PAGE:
To improve “discoverability” online retailers must ensure they are not working in silos but engaging all teams, while those working with big data must not fear failure, but instead learn from it.
Speaking at the Etail Europe conference in London today, Jamie Peach, head of search engine optimisation (SEO) at House of Fraser, said it was essential for SEO to be a focus across the business, drawing in resources from multiple teams.
“It’s not about capturing faceless clicks, it’s about the customers, if you can get them to the site you want the content to be relevant and you need to be able to service their needs. In the mobile and app world and people are trying get to places quicker you need to make sure that experience works.
“We need to work with content editors, buyers, merchandisers and tap into all resources at our disposal to deliver discoverability for our customers, but it’s difficult and we still struggle with the scale to meet customer demand. SEO doesn’t work in a silo especially for multichannel retail.”
He added: “I don’t think we are anywhere near discoverability being solved” and the “personalisation aspect is really key, and being able to curate search results.”
When dealing with vast product ranges he said it was important to break this down and prioritise certain products to ensure they are properly highlighted.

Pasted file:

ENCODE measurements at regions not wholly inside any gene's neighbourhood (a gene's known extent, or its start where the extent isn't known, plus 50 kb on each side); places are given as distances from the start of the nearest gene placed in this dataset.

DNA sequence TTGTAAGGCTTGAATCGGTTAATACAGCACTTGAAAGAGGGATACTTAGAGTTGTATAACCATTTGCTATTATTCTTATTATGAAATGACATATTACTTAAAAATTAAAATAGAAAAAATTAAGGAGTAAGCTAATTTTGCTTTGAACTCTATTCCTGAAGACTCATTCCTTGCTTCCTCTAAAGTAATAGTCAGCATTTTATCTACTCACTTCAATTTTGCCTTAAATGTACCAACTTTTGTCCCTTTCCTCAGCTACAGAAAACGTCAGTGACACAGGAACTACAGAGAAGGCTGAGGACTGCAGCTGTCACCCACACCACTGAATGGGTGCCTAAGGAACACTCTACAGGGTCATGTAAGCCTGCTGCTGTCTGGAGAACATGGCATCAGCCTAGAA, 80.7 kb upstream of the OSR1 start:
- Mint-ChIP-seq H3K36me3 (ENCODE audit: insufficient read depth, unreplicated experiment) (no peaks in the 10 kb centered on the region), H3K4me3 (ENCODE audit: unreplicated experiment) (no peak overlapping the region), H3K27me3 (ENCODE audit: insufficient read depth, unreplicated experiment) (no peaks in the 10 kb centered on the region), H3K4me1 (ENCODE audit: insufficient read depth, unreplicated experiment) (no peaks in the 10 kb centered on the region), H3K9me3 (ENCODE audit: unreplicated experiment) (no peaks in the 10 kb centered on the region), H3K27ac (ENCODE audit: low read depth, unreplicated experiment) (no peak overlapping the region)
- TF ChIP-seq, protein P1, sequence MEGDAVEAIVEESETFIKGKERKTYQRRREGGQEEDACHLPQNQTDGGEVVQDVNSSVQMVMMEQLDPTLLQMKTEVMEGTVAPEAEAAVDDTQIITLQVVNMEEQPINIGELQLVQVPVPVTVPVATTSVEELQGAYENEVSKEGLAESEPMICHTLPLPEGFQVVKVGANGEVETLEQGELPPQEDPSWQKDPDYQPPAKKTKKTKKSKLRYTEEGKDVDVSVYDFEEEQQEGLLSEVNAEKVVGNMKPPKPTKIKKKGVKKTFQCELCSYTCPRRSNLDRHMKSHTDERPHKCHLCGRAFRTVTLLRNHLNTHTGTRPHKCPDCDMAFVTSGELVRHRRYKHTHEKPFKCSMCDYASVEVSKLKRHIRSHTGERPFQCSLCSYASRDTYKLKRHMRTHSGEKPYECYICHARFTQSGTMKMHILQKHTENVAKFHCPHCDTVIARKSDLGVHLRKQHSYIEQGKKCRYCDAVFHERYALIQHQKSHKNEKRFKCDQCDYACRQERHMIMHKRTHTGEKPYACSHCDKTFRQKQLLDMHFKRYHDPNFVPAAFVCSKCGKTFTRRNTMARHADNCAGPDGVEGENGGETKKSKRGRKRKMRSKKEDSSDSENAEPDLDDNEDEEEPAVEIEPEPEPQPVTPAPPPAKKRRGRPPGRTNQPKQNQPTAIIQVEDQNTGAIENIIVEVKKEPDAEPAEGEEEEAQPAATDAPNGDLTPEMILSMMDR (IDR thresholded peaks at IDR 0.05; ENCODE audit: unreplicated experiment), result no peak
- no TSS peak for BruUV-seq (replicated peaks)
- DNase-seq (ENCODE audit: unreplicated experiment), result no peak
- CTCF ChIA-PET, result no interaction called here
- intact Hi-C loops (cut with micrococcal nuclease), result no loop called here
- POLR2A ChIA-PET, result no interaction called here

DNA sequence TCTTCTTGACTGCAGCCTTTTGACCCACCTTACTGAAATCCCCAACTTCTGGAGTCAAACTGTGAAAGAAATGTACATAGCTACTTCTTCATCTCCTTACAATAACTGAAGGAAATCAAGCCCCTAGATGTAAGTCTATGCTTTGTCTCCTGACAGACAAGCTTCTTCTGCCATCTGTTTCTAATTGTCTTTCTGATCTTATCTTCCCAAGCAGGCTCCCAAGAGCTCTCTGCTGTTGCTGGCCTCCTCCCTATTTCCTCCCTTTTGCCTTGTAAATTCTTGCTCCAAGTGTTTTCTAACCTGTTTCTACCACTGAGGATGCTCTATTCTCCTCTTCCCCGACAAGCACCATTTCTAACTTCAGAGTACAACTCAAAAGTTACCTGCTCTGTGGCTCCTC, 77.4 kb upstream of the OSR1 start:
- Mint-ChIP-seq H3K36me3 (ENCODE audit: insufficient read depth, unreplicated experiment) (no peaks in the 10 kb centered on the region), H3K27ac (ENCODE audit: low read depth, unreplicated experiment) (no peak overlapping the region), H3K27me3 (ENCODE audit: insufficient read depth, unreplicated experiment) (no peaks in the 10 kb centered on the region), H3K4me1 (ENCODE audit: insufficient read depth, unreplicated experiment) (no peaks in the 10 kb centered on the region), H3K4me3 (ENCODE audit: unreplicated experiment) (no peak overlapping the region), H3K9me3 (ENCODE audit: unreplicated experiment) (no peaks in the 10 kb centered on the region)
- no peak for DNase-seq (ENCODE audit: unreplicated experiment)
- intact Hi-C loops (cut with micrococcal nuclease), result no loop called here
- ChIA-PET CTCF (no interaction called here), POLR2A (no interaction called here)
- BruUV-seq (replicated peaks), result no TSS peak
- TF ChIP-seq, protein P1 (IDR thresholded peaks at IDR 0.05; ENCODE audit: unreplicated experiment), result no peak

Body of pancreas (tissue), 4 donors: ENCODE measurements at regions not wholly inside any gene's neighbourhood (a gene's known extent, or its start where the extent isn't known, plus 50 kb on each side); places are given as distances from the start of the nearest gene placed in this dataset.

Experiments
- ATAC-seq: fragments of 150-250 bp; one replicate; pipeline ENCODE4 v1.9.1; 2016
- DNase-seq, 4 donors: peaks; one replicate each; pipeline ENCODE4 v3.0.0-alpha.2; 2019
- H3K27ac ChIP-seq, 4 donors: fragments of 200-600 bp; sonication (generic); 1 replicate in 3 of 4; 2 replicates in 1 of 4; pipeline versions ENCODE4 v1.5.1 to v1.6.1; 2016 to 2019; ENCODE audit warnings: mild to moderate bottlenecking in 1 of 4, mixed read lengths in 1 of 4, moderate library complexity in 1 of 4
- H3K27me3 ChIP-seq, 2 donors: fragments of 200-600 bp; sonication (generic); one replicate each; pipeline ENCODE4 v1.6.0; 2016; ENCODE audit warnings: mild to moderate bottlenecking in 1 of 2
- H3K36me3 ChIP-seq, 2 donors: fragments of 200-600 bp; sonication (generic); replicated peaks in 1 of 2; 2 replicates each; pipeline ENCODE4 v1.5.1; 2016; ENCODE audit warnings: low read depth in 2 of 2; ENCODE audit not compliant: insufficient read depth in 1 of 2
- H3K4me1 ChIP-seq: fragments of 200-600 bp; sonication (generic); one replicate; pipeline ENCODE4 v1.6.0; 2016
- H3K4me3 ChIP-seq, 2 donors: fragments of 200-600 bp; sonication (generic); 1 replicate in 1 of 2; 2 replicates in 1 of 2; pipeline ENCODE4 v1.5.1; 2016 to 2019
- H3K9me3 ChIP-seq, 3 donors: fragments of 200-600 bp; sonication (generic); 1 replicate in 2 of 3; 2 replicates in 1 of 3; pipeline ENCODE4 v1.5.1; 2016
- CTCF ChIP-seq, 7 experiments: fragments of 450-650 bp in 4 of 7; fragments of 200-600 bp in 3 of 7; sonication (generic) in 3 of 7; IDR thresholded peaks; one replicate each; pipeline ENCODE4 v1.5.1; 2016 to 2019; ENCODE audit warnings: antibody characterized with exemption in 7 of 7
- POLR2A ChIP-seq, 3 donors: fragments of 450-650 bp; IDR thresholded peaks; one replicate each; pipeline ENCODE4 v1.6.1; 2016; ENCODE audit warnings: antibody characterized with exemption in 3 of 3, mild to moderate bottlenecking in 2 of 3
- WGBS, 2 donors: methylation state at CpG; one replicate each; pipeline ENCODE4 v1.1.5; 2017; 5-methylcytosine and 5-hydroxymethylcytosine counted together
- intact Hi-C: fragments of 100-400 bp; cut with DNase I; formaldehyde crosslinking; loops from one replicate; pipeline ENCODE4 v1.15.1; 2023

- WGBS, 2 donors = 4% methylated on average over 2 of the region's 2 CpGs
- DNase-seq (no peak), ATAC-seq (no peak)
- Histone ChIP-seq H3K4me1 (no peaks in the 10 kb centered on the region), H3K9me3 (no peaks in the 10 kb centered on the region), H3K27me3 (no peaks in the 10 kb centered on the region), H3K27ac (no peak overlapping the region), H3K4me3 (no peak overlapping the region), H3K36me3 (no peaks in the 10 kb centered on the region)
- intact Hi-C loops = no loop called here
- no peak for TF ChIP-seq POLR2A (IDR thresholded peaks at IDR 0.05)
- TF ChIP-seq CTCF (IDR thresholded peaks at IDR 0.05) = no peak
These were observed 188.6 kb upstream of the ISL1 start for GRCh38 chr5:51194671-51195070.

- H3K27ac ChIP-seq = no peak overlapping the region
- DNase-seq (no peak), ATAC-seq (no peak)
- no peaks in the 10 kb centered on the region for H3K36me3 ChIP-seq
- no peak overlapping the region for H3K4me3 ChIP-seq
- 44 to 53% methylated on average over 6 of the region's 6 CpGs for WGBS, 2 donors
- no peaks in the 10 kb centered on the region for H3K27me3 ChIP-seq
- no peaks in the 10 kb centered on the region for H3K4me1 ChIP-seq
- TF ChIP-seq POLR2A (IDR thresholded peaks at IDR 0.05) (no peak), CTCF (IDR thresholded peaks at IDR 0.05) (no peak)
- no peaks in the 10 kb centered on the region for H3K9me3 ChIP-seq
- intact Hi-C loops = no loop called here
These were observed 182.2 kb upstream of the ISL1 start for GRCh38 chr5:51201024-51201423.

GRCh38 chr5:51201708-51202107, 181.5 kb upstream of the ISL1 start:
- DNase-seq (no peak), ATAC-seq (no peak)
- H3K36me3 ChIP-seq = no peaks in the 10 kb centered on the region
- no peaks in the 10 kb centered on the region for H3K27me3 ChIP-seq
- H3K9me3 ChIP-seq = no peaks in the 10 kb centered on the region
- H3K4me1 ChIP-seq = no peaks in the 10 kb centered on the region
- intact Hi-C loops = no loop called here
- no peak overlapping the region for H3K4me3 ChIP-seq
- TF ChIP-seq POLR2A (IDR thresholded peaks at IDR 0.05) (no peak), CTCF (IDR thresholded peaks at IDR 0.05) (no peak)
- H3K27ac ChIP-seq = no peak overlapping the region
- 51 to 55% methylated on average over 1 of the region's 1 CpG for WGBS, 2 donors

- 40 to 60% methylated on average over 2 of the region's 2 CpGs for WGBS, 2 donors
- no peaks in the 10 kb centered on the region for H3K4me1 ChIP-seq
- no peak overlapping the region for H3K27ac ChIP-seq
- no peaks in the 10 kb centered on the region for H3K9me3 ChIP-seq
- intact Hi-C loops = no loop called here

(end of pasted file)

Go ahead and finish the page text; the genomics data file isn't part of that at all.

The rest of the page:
“We need to recognise that when addressing product pages there are hundreds of thousands [of products] to deal with so you need to target the hero products to make sure seasonally you are on top of it.”
He also believed that going forwards SEO for larger retailers dealing with vast SKUs would need to be automated.
“The future is more in automation. If you can automate in a safe way you are doing a good thing. If you are in retail with a big scale, there’s no other way to do it.”
Meanwhile Ed Childs, head of customer data and media effectiveness at Asda, warned retailers need to keep the data they are collecting simple and usable, while constantly testing and not fearing failure, but learning from it.
“Retail needs to be simple and convenient for the shopper and we need to have a similar approach for data and analytics. But simple isn’t easy, simple is complex. We need to take a step back and make simple ins and bring customers with us.
“It’s absolutely key to have life cycles so you can implement it quickly, learn from it and build on it, but you should also be prepared to fail. Failing isn’t bad, you just need to learn from it. My four key steps for success are keep it simple, test before you integrate, be pragmatic and always remember the customer.”